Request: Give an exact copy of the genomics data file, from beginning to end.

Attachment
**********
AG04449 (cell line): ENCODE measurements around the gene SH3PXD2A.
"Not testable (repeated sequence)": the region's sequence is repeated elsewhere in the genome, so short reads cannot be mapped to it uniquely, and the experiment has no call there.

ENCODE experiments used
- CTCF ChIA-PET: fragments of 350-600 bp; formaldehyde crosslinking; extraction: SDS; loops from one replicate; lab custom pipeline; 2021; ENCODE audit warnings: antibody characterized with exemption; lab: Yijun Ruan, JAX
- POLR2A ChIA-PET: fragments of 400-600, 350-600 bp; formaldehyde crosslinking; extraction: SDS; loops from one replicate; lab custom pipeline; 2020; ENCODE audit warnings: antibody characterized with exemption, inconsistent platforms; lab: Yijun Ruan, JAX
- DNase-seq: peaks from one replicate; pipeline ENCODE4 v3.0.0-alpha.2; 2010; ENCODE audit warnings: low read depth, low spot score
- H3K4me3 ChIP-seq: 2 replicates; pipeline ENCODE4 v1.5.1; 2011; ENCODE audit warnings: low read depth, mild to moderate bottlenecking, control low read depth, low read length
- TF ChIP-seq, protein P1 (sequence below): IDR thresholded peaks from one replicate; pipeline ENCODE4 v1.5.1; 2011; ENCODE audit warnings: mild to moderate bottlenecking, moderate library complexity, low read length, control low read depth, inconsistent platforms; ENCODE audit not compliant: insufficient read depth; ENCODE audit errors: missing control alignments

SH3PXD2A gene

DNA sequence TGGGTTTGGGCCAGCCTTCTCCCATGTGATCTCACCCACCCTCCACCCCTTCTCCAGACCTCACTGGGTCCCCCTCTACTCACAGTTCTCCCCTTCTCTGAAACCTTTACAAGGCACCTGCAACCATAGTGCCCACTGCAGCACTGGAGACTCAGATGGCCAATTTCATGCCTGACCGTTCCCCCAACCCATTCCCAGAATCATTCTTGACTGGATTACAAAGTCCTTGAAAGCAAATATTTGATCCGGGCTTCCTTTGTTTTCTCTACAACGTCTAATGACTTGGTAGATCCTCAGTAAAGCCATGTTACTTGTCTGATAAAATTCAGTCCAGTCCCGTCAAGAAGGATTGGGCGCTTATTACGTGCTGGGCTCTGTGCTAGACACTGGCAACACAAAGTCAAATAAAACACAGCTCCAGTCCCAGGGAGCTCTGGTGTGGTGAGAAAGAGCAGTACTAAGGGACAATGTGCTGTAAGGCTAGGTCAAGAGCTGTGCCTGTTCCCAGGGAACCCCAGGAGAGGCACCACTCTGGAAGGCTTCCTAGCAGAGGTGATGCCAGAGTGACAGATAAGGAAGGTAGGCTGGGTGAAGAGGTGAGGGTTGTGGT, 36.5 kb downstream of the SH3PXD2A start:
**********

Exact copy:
AG04449 (cell line): ENCODE measurements around the gene SH3PXD2A.
"Not testable (repeated sequence)": the region's sequence is repeated elsewhere in the genome, so short reads cannot be mapped to it uniquely, and the experiment has no call there.

ENCODE experiments used
- CTCF ChIA-PET: fragments of 350-600 bp; formaldehyde crosslinking; extraction: SDS; loops from one replicate; lab custom pipeline; 2021; ENCODE audit warnings: antibody characterized with exemption; lab: Yijun Ruan, JAX
- POLR2A ChIA-PET: fragments of 400-600, 350-600 bp; formaldehyde crosslinking; extraction: SDS; loops from one replicate; lab custom pipeline; 2020; ENCODE audit warnings: antibody characterized with exemption, inconsistent platforms; lab: Yijun Ruan, JAX
- DNase-seq: peaks from one replicate; pipeline ENCODE4 v3.0.0-alpha.2; 2010; ENCODE audit warnings: low read depth, low spot score
- H3K4me3 ChIP-seq: 2 replicates; pipeline ENCODE4 v1.5.1; 2011; ENCODE audit warnings: low read depth, mild to moderate bottlenecking, control low read depth, low read length
- TF ChIP-seq, protein P1 (sequence below): IDR thresholded peaks from one replicate; pipeline ENCODE4 v1.5.1; 2011; ENCODE audit warnings: mild to moderate bottlenecking, moderate library complexity, low read length, control low read depth, inconsistent platforms; ENCODE audit not compliant: insufficient read depth; ENCODE audit errors: missing control alignments

SH3PXD2A gene

DNA sequence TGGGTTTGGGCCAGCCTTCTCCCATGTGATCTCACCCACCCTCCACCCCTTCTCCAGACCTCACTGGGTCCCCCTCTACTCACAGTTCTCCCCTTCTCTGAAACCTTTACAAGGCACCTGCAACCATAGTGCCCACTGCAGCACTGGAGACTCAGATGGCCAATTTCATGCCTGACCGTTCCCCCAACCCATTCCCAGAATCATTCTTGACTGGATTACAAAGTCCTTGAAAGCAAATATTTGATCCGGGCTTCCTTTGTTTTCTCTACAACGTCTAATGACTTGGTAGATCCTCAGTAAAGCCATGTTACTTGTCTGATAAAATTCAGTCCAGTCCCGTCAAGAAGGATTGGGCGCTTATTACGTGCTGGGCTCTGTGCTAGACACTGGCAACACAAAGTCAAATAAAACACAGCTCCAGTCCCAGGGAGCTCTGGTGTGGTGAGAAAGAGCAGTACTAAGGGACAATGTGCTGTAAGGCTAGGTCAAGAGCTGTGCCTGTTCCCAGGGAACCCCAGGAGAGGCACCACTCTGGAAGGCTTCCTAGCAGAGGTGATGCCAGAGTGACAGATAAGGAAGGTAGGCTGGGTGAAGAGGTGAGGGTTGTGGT, 36.5 kb downstream of the SH3PXD2A start: